Posted Tuesday, Feb. 22, 2011, at 10:39 PM
This past weekend, while people were still busy anticipating the long-anticipated trade that would send
from the Denver Nuggets to the New York Knicks, the
was among this year's finalists for induction.
? The TV
, the guy with the hairdos? Didn't he sew himself into a wedding dress along with Madonna once, or something like that?
But Rodman, before and even while he was becoming best known for the sort of behavior people can't think of any better word for than "antics"—Dennis Rodman was
at what he did on the basketball court. He was a 5-foot-11 guy who suddenly, after high school,
, a little player set free in a big player's body, all sinew and fury. He provoked Alonzo Mourning into panic, and outwrestled the young Shaquille O'Neal in the low post, despite giving away half a foot of height and at least 75 pounds. He was tireless, crafty, possessed of superior court vision—
First, however, Carmelo Anthony. The Knicks trade was so very, very long anticipated, people had started
before it even happened. Especially once Yahoo News had reported that
, the disgraced former president of the Knicks, was working behind the scenes, counseling ownership to drive up the offering price—so that New York fans would apparently be acquiring the superstar they'd been yearning for and reacquiring the incompetent executive they'd been trying to forget, all in one package deal.
That the trade also somehow included former Knick Renaldo Balkman, one of the Thomas administration's mystifying draft choices, only makes it all seem certain: the Knicks had their savior, and the Knicks were doomed.
What does a winning basketball team need? If it weren't for the madness of Isiah hovering over the deal—and for the substantial risk that the league's next collective bargaining agreement will change the payroll rules, ending the Knicks' ability to paper over their thin spots with extra money—the objections to Anthony joining the Knicks would probably be overstated. ESPN's
called Anthony only "a borderline franchise player," which is wrong: anyone who takes the
to the playoffs seven years in a row is, by definition, a franchise player.
The Knicks did give away three full-time starters and what Hill calls the "raw (but promising) 24-year-old 7-footer" Timofey Mozgov, but age 24 is awfully close to the line between "raw" and "stiff," and it's hard to imagine the transplanted-Knicks edition of the Nuggets being anything but a much worse team than the Carmelo Anthony edition. The Knicks, pre-trade, were not winning any championships.
Now? The brief against Anthony is that he loves scoring and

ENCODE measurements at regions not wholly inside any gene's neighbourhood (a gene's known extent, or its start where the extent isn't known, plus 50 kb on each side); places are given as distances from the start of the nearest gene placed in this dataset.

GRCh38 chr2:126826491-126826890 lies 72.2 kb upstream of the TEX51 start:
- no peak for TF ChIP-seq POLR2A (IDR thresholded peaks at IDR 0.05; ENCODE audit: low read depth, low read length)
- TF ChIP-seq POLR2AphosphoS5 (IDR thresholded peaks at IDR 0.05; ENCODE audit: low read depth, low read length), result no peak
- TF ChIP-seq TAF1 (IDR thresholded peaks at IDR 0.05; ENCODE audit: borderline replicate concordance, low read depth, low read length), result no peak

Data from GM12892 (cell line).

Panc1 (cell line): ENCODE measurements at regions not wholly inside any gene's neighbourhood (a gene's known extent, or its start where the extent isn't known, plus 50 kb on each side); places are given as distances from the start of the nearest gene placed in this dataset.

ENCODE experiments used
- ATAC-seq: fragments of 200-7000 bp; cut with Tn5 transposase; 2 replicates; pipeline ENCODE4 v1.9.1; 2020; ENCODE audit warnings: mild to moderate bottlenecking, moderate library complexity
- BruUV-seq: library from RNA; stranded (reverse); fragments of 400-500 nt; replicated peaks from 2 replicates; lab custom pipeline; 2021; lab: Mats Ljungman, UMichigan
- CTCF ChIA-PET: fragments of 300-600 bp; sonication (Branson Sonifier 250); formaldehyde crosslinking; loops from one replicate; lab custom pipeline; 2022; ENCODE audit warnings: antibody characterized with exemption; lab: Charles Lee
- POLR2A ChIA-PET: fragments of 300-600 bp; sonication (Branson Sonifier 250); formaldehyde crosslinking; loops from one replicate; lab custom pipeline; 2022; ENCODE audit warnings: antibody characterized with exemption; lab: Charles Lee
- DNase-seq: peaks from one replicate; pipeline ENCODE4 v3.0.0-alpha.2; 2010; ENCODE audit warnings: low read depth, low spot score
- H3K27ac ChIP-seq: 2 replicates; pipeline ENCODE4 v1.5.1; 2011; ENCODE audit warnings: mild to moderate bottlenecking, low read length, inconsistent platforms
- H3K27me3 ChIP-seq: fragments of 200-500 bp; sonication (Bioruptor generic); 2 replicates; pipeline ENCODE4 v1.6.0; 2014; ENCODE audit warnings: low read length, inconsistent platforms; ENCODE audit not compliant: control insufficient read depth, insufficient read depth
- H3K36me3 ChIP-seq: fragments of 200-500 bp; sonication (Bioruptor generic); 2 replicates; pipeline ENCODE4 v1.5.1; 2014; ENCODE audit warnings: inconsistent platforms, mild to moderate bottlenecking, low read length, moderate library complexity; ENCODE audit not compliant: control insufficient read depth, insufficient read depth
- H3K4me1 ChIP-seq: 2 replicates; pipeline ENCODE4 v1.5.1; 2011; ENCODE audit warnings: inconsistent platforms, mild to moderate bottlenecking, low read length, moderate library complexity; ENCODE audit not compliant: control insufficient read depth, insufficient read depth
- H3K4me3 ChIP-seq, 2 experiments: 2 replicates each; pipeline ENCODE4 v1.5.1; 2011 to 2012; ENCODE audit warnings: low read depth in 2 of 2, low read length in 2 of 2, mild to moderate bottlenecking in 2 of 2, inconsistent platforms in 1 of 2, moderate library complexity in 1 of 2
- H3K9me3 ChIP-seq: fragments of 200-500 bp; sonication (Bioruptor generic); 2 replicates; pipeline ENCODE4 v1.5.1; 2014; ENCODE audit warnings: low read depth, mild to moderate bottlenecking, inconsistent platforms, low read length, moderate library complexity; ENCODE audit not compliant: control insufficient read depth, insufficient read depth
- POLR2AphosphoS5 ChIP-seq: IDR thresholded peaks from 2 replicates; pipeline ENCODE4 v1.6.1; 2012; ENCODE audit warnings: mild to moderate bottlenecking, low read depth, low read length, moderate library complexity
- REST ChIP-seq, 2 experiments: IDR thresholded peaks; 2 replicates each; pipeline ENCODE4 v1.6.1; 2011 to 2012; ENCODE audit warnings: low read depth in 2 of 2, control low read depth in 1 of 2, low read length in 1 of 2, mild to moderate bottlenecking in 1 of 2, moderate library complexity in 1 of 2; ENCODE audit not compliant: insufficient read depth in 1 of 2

, which is not untrue but is mainly code for a larger—and much less supportable—set of beliefs: that he doesn't work hard enough, that he doesn't care about the details, that he lacks the mental focus and the heart of the players who truly understand Winning Basketball. This is an easy sort of thing to say, but it's not so easy to square with the NCAA championship Anthony won in his freshman and only season at
, or with (to repeat) seven straight trips to the playoffs with the Denver Nuggets.
That said, it made for a funny contrast with the Rodman news. The Knicks' pursuit of Anthony, like the New Jersey Nets' pursuit of Anthony, like the Knicks' pursuit of Amar'e Stoudemire, like the Knicks' and Nets' and Bulls' and Heat's pursuit of LeBron James and/or Dwyane Wade—all of this was based on the same theory: to be a real title contender in the NBA, what you need is to get a pair of superduperstars.
Then, once you have those basketball heroes lined up—Jordan and Pippen, Bird and McHale, Magic and Worthy—it's merely a matter of finding the supporting talent. Get some guy who will play ferocious defense and dominate the glass, and you're all set.
Yet that's the player nobody seems to know where to find. Witness Kobe Bryant complaining that Pau Gasol needed to discover his "
." The scoring superstars are supposed to be irreplaceable, but the Knicks just kept shopping till they finally got theirs. Where are they going to get their rebounder?
Dennis Rodman got five championship rings by being something much more unusual than a scoring champion. It wasn't just that he won the league rebounding title over and over—he did it by ridiculously large margins. In 1996-1997, Rodman grabbed 16.1 rebounds per game, nearly 40 percent more than the runner-up, Dikembe Mutombo, with 11.6. If Michael Jordan had been as dominant a scorer as Rodman was a rebounder, he would have had to score 42 points per game.
Or if Karl Malone had been as good at playing offense as Rodman was at playing defense, the
would have won a championship. Instead, Malone went drifting away from the basket, shooting fadeaways, trying to put some distance between himself and his unrelenting defender. So Malone and John Stockton ended up as one more two-star team with nothing to show for it.